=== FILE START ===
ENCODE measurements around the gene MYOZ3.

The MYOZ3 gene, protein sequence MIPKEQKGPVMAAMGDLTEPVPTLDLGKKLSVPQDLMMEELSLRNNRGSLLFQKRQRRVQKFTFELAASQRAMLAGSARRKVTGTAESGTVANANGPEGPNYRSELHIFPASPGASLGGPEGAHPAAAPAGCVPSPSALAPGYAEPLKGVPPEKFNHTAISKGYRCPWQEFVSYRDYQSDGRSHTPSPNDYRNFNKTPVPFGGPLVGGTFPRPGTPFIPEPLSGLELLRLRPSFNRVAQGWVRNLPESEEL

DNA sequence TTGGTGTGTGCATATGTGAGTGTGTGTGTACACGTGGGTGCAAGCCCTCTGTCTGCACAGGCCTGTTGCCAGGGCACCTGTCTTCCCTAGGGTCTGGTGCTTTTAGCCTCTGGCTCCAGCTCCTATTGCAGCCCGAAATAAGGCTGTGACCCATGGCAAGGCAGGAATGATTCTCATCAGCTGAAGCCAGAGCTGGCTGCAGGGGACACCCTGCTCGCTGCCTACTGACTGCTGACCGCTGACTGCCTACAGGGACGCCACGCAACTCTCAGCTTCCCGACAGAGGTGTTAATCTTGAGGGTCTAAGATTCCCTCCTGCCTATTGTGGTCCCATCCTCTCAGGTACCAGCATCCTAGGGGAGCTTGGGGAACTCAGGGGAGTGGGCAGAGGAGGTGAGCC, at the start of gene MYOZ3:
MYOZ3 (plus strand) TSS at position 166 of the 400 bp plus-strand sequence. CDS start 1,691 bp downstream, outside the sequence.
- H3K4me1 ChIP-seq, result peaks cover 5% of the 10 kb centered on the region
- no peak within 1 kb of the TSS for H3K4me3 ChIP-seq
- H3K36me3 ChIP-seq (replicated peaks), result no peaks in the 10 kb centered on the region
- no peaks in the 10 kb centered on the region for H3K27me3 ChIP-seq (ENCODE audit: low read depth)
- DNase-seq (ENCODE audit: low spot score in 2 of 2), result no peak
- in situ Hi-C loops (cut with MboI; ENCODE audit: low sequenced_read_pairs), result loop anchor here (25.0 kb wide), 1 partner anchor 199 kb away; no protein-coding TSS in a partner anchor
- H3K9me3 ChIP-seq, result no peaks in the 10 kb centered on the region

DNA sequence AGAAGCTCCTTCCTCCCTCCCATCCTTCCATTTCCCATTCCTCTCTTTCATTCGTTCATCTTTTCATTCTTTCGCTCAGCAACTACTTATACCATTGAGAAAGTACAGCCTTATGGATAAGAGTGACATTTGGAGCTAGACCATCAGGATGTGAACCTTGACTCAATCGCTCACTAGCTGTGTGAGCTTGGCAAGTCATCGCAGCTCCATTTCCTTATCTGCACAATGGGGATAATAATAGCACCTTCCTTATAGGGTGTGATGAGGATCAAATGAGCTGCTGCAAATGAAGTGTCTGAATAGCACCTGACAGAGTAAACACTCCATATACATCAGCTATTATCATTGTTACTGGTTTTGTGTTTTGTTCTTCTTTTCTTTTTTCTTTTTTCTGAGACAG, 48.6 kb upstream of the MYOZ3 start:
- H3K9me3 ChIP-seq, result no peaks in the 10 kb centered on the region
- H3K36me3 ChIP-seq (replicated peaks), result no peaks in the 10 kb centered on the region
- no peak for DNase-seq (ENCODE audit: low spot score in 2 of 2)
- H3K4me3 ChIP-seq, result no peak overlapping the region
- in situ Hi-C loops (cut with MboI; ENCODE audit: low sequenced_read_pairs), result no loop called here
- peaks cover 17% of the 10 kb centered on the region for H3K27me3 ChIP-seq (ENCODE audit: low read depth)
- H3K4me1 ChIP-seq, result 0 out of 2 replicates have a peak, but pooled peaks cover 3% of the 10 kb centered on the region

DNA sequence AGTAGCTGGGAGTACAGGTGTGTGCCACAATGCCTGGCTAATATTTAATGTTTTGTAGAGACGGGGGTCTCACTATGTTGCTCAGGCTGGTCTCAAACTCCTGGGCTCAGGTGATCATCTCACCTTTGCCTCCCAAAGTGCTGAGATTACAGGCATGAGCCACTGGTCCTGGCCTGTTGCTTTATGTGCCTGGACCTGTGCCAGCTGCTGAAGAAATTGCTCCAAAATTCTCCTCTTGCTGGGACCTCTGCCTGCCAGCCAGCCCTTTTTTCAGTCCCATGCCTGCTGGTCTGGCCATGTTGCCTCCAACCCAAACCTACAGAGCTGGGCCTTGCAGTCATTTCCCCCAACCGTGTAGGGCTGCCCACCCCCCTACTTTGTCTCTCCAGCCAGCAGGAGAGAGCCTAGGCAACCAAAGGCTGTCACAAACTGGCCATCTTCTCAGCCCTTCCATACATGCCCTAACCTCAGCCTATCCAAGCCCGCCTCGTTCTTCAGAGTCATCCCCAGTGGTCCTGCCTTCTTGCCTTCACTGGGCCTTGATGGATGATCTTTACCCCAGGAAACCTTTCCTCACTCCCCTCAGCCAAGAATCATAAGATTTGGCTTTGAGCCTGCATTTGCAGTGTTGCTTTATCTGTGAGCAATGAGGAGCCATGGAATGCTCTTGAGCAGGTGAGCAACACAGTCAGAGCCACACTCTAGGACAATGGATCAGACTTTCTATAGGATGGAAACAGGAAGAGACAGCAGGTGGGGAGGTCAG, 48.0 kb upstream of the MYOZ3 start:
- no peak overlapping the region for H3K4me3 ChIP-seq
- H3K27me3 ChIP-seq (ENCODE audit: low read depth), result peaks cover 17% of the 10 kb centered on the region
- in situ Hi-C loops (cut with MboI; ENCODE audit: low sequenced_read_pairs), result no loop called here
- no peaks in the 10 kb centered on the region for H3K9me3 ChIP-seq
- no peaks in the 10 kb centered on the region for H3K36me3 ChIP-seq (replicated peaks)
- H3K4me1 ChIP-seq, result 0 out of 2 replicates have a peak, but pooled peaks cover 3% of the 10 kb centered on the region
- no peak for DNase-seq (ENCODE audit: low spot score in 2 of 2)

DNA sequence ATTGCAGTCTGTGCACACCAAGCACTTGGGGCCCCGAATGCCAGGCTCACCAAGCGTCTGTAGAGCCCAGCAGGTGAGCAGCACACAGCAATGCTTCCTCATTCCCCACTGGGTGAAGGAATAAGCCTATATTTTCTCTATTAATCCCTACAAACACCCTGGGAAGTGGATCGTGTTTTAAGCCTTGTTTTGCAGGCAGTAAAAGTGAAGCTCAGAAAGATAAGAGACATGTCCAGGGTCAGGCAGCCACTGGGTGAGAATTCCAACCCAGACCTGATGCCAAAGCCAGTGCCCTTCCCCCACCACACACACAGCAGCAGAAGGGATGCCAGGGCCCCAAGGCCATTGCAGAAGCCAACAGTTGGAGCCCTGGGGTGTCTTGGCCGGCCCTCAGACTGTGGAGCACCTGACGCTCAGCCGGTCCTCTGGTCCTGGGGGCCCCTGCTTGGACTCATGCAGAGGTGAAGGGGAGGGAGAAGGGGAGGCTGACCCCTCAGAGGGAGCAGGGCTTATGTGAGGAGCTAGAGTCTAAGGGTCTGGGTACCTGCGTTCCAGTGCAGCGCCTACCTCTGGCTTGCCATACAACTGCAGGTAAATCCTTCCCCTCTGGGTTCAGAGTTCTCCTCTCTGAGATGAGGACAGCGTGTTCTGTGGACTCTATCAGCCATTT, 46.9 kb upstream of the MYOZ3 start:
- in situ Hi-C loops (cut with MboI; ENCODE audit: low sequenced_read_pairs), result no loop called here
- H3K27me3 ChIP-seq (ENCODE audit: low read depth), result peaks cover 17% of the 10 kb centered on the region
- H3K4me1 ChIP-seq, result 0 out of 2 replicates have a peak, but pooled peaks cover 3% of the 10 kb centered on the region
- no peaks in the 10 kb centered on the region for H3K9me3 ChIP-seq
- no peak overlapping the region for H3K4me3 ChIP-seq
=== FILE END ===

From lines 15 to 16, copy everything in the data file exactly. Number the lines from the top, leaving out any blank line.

- no peak for DNase-seq (ENCODE audit: low spot score in 2 of 2)
- H3K4me3 ChIP-seq, result no peak overlapping the region